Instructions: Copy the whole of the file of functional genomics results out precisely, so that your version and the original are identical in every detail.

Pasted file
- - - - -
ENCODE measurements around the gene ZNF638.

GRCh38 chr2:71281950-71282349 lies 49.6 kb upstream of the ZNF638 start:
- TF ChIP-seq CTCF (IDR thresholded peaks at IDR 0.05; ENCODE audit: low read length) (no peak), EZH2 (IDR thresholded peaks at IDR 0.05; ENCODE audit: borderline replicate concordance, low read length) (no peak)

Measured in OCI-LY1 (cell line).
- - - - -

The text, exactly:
ENCODE measurements around the gene ZNF638.

GRCh38 chr2:71281950-71282349 lies 49.6 kb upstream of the ZNF638 start:
- TF ChIP-seq CTCF (IDR thresholded peaks at IDR 0.05; ENCODE audit: low read length) (no peak), EZH2 (IDR thresholded peaks at IDR 0.05; ENCODE audit: borderline replicate concordance, low read length) (no peak)

Measured in OCI-LY1 (cell line).